Lumbar Surgery is surgery to the lumbar spine and adjacent levels including T12 and S1. Lumbar surgery is performed for a variety of indications, usually degenerative disease-causing nerve root entrapment, leg pain, pins and needles and numbness. Lumbar Spine Surgery has an extensive number of risks associated with it. These include damage to the nerves, bleeding, infection, CSF leak, ongoing pain and cage failure.
Due to the extensive number of risks associated with such a significant procedure, it is important that appropriate follow-up is provided to a patient who undertakes this. The usual and reasonable follow-up for lumbar surgery is a routine clinical follow-up during the admission followed by a minimum of once in the clinic post-surgery.
It is expected that patients are seen in hospitals every day by the consultant in charge of their care or a colleague. In general, the timeframe for follow-up and review should be commensurate with the condition of the patient. If a patient has uncomplicated surgery and can go home the next day, then the medical review may be delatyed until their next outpatient appointment. If the patient has a complication of the surgery and needs clinical examination, they should be seen directly post-surgery on waking.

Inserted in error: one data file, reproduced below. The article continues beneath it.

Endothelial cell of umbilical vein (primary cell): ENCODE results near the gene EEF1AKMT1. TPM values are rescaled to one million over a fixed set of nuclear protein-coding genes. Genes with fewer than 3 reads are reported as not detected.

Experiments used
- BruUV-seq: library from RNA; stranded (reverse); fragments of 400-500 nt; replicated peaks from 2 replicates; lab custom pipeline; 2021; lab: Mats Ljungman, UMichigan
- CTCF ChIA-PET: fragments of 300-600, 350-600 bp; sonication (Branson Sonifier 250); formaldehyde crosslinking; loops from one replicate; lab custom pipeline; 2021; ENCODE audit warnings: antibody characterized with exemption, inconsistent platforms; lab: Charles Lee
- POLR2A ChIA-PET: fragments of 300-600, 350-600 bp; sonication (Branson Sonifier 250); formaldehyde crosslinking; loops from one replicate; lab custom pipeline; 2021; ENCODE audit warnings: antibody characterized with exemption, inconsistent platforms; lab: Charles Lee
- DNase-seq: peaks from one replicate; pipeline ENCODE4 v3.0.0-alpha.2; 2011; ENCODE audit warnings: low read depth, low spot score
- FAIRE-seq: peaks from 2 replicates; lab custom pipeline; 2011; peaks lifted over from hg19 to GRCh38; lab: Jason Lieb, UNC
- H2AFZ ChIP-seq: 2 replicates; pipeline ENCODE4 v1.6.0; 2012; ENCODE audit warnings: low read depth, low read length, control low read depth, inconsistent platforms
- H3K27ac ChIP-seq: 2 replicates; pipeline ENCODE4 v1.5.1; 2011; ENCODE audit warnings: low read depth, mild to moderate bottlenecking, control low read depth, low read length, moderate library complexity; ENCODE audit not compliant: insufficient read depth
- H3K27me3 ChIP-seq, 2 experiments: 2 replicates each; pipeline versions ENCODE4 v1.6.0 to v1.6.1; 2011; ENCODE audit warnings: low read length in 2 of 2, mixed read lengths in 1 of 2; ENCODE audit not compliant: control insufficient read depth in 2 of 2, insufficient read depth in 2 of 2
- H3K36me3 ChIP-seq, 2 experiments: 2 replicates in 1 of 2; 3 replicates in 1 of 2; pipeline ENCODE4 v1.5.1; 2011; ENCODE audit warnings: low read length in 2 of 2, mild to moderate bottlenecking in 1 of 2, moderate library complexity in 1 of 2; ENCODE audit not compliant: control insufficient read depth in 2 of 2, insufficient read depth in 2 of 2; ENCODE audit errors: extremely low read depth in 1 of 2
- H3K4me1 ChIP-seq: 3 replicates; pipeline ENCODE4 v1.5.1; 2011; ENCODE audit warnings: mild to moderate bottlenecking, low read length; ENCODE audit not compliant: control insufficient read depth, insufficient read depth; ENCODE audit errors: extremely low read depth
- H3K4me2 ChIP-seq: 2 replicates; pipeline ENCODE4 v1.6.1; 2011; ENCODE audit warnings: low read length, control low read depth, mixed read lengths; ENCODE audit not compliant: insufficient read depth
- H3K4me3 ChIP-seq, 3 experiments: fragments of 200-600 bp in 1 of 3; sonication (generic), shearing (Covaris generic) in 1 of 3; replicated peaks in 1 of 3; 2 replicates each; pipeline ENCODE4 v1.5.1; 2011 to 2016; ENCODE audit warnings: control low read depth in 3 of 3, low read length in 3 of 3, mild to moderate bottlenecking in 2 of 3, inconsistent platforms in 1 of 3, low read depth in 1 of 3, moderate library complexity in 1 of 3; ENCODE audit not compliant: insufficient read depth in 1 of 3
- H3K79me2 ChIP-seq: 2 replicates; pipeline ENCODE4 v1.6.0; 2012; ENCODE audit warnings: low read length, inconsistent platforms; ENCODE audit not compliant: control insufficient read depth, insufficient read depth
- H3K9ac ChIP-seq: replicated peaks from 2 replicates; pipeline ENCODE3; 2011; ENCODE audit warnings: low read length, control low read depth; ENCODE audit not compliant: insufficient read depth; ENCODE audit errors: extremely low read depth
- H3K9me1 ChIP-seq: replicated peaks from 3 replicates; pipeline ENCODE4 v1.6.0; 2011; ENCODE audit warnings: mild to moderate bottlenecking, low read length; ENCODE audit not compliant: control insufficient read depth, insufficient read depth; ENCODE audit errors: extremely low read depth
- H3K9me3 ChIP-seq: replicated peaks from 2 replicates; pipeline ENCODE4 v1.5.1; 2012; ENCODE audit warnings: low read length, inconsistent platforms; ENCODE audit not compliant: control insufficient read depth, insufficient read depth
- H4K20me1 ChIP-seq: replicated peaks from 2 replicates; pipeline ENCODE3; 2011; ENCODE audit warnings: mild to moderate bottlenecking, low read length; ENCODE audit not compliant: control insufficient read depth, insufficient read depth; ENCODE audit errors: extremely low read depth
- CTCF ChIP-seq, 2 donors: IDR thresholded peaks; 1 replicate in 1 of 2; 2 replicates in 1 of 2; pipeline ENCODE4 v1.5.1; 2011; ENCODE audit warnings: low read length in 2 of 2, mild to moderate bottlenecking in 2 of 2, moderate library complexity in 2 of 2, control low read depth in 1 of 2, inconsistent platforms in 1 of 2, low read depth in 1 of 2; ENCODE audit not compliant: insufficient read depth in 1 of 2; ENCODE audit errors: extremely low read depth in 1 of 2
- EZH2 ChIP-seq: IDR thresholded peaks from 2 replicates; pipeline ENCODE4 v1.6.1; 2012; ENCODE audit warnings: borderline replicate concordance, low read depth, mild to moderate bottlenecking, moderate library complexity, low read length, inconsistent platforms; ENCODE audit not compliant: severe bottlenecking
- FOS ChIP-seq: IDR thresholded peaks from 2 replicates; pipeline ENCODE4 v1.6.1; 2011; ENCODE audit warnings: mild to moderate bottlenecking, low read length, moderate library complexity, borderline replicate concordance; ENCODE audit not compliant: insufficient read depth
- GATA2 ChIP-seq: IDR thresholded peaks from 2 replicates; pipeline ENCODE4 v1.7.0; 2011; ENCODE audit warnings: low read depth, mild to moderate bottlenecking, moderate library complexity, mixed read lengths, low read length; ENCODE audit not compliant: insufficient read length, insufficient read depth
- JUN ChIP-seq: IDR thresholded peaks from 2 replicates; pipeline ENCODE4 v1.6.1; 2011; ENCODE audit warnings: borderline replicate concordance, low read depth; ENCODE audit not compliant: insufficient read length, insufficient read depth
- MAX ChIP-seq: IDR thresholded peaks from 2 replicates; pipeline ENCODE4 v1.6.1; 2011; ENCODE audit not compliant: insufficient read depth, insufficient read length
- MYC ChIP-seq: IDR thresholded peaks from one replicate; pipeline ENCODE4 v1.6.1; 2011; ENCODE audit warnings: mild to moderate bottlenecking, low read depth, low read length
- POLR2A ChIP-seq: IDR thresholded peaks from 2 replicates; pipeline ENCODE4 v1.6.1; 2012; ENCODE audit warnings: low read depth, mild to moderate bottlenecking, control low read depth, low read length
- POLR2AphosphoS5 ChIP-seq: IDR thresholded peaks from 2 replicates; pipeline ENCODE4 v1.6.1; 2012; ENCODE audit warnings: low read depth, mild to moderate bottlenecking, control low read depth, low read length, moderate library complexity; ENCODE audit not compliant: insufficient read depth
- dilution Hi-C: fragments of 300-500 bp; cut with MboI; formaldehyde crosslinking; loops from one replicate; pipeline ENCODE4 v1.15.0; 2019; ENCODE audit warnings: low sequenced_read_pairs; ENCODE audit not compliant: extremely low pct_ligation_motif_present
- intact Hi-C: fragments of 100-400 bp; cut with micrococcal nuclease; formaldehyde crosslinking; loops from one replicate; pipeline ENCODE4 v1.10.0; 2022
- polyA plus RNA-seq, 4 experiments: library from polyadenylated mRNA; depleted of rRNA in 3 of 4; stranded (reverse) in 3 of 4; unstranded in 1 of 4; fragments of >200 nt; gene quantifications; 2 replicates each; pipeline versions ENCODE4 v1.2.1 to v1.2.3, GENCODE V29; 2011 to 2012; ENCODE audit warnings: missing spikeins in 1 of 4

The biggest risk of lack of follow-up is patient dissatisfaction. If a patient has a medically serious problem; neurological deficit or infection, then it should be brought to the attention of the nurse looking after them as an inpatient or they should re-present to the outpatient service. However, not seeing a patient during their inpatient stay, means that the patient is not given the chance to be informed in their care, raise their concerns with the treating surgeon, and be properly evaluated to enable ongoing consideration of their symptoms and consideration of the effectiveness of their care.
In summary, it is imperative that following Lumbar Surgery, appropriate follow-up is provided in order to ensure the patient involved remains informed and consistently evaluated.